The 2021 Texas power crisis was the result of many things—being unprepared for an extreme snowstorm, inadequately winterized power equipment, power grids isolated to the state, and so on. However, it’s fair to say this crisis was largely a miscalculation of risks. It was a failure to predict and mitigate a series of compounding factors, which led to a break under pressure. We can call it a failure in Systems Thinking.
After the fact, it’s easy to say that Texas should have winterized their wind turbines, but that’s only one detail—the crisis was the sum of much more. All power took a hit, including coal and nuclear. Worse, gas production froze along with pipelines.
As heating demands rose sharply, the lack of natural gas was problematic as many of Texas’s power plants rely on gas to generate their electricity, thus the power grids going offline was inevitable. The halt of gas production was perhaps the biggest culprit in the power crisis, but the broader system—particularly electrical infrastructure across much of the state—had little recourse without it. It was an inability to mitigate undesirable emergent behaviors and cross-dependencies that resulted in catastrophic failure.
Again, a failure in Systems Thinking.
Systems Thinking says nothing lives in isolation. Everything affects everything. It’s like the butterfly effect of chaos theory, which isn’t to say butterflies set off chain reactions that blow volcanos or cause tsunamis, but that the Earth is a complex and interlinked system, where even something as small as a butterfly is moving with everything else.
The idea of managing complexity in systems is nothing new—System Thinking has been around for decades. The challenge now is that many organizations still aren’t giving Systems Thinking its proper due, sometimes with a great cost. This is true even of PLM and its users, but vendors are catching up.
The concept of the butterfly effect was first used to describe the impossibility of predicting the weather far into the future, because weather systems are too complex for us to track every proverbial butterfly. Similarly, it is impossible for any one person to fully understand today’s design complexity, which is increasing at an ever-accelerating pace. No one can or should predict every little variant or mistake on their own. So rather than chasing butterflies, we can govern our design complexity with effectively applied Systems Thinking.
We do this with a modern PLM platform capable of tracking all life cycles of the system, from conception and design to operation and maintenance.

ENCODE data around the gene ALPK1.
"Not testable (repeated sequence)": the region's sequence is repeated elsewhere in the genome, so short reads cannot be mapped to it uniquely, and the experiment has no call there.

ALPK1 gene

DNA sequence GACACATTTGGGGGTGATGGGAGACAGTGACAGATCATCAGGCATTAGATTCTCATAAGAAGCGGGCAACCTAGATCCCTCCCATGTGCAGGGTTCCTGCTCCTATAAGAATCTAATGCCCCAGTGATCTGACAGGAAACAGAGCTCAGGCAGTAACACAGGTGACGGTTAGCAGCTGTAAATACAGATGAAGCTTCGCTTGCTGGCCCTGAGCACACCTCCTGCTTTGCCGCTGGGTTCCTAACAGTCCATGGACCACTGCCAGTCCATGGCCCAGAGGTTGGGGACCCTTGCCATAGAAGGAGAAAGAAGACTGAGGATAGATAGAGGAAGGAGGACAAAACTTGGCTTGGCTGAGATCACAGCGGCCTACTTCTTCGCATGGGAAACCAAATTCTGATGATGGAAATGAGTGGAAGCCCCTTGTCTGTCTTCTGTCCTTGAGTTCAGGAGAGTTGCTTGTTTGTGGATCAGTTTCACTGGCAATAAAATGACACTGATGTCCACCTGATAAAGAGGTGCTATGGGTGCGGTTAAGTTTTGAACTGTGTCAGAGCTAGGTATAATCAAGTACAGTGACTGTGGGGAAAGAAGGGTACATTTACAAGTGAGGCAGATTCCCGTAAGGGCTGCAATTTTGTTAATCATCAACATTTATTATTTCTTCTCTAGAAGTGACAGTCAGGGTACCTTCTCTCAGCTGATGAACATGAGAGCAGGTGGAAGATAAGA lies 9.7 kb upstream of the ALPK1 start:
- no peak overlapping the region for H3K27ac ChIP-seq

Because of rising complexities in today and tomorrow’s products, with more functionality and more variance of functionality, often the design of a product has become the design of a system with many different implementations. PLM platforms came from the mechanical world that focused on just the product. Now they’re evolving to meet a world of systems—a world where you have to have to manage everything about a system as a system of systems first, without knowing the details of the design of products.
We apply Systems Thinking to how we look at what PLM is managing. Because everything affects everything, it is critical the platform be able to connect the product at all stages to a system model, such as with a Digital Thread. Tools have to be able to show their data models to PLM data models. Whatever system PLM is going to manage in the future, it has to do so in the context of a data model of that system, where every change goes through said model. The system model is the connective tissue sitting inside PLM and everything in PLM connects through it. That is the crux of Systems Thinking.
PLM used to manage just design data. Now we’re managing design intent, which drives design data. We can’t predict the outcome of every storm, so we should instead prepare to mitigate their effects.
Steven Jobs once said, “You can't connect the dots looking forward; you can only connect them looking backwards.” Predicting the future—and future failures like in Texas—requires full traceability from the beginning—in short, with a Digital Thread and the platform to support it. This is the strength of a PLM Platform, as they not only manage design data, but also the system across the entire lifecycle from the start to any indefinite point in the future.
Failure may not always be completely preventable, but with the right thinking and platform, it should always be manageable.
Mark Reisig is the Vice President of Product Marketing at Aras.